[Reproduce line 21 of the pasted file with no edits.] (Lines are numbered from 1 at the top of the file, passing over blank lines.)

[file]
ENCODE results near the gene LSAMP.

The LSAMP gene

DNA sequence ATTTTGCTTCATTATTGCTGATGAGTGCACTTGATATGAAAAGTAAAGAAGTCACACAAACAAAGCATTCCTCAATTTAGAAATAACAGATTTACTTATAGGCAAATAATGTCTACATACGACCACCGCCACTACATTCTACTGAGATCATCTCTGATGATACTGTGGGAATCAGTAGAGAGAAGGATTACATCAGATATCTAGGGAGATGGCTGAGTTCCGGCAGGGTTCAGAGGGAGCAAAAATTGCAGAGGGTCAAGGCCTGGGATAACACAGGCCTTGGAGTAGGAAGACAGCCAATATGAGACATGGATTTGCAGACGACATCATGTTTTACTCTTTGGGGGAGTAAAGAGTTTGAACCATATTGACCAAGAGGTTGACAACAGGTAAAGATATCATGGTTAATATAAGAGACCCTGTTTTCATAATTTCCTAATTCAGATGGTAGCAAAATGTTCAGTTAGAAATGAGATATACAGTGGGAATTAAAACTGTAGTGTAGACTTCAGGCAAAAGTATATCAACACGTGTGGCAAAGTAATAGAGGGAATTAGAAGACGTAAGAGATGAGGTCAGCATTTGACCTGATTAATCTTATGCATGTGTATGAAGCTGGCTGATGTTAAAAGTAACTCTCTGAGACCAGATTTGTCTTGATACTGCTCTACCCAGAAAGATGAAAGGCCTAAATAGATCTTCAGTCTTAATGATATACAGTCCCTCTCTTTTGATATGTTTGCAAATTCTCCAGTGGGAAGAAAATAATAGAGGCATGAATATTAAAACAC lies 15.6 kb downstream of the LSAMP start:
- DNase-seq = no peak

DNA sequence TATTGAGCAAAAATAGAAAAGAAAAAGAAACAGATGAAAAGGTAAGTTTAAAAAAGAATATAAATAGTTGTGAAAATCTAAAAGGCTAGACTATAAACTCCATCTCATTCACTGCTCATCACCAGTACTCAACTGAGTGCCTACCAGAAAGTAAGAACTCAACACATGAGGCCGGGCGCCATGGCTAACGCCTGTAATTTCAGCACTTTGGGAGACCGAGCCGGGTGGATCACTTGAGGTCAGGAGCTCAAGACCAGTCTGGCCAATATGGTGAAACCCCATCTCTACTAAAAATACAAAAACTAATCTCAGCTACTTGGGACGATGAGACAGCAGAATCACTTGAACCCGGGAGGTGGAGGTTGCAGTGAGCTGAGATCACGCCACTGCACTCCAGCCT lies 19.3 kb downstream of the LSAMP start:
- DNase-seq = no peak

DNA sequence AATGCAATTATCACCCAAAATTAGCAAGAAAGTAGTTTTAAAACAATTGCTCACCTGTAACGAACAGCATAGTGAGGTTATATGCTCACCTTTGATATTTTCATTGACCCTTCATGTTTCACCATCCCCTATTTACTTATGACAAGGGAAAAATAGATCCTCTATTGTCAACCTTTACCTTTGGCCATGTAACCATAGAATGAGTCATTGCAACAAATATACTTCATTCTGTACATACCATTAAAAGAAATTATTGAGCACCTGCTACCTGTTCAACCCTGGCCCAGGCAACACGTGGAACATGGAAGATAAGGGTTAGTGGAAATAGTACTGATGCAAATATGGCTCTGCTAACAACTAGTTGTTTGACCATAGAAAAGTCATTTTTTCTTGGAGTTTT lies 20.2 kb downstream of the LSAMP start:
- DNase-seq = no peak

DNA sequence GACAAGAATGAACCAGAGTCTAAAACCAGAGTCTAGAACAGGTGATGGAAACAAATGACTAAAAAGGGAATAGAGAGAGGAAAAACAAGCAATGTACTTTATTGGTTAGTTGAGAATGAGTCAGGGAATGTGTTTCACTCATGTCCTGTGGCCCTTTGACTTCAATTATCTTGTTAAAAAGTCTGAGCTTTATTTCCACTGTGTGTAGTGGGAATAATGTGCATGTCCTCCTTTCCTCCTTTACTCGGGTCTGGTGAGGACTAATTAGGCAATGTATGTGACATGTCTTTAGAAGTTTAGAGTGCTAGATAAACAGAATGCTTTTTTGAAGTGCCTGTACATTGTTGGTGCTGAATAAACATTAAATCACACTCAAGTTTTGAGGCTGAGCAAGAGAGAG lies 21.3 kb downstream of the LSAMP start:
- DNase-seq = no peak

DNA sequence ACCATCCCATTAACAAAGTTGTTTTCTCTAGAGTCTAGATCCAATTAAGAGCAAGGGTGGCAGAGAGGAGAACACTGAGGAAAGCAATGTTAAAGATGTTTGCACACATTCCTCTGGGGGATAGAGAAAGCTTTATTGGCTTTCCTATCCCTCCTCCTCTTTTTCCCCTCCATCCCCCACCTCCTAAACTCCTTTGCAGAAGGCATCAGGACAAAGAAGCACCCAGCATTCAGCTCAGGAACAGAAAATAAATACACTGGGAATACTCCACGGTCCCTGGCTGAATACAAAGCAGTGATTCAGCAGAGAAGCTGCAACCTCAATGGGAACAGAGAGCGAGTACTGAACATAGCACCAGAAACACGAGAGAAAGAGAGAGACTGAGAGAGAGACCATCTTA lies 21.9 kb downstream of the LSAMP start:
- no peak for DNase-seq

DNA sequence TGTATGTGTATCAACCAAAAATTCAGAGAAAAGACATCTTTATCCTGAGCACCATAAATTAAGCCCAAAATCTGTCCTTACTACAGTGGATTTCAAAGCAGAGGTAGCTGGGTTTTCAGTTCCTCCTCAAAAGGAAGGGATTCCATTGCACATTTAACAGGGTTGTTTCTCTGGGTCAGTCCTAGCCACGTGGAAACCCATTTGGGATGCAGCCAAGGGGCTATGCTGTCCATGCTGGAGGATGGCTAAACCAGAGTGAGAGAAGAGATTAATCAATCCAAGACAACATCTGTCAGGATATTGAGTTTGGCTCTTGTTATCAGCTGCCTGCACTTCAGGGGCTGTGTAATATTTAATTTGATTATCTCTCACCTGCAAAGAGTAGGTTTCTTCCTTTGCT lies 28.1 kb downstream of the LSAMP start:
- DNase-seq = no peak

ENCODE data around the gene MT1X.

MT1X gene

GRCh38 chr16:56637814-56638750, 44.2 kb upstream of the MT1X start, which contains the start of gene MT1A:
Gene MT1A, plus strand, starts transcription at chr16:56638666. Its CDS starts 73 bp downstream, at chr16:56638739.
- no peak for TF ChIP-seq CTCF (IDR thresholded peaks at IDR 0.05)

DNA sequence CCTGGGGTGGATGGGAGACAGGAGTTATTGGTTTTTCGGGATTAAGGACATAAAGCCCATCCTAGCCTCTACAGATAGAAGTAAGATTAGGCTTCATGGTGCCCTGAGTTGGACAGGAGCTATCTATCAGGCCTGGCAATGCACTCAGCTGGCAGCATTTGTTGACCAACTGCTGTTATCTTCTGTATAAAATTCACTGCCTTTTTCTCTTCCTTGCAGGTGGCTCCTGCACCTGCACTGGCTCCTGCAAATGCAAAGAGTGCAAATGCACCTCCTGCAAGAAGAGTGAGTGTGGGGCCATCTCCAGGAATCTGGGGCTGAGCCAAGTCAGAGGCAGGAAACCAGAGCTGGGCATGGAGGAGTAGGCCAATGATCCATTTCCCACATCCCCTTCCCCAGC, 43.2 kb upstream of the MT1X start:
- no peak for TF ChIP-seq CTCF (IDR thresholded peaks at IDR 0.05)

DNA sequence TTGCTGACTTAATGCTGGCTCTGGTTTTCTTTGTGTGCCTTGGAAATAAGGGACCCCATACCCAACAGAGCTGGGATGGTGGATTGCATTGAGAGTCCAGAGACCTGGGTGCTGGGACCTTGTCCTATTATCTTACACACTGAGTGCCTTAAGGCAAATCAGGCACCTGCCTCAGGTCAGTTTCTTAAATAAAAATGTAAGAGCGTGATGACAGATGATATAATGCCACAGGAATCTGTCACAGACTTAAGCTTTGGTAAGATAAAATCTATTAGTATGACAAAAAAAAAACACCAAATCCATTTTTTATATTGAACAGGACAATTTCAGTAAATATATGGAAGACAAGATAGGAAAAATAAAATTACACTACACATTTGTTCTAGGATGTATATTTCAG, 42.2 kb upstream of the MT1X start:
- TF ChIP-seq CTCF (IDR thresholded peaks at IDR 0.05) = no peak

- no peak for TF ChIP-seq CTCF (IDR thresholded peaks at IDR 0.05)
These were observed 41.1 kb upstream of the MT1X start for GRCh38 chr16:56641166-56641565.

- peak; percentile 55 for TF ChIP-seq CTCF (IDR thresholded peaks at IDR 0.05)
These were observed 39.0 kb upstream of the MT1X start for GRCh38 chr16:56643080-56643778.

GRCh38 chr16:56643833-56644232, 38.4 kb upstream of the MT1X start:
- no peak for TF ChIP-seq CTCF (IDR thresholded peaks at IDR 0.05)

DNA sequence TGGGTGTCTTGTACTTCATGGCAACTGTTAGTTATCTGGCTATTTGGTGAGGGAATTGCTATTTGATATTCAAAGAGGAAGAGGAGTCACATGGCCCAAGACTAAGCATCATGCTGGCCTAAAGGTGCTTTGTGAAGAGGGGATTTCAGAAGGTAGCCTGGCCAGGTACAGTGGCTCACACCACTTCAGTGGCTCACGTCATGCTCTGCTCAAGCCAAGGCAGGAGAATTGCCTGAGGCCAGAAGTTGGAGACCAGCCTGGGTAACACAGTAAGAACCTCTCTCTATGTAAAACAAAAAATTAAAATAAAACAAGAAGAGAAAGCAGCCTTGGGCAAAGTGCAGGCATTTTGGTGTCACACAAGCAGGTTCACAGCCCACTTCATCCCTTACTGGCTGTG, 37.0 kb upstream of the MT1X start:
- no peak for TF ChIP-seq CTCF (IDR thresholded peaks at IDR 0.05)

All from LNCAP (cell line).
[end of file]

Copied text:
- no peak for TF ChIP-seq CTCF (IDR thresholded peaks at IDR 0.05)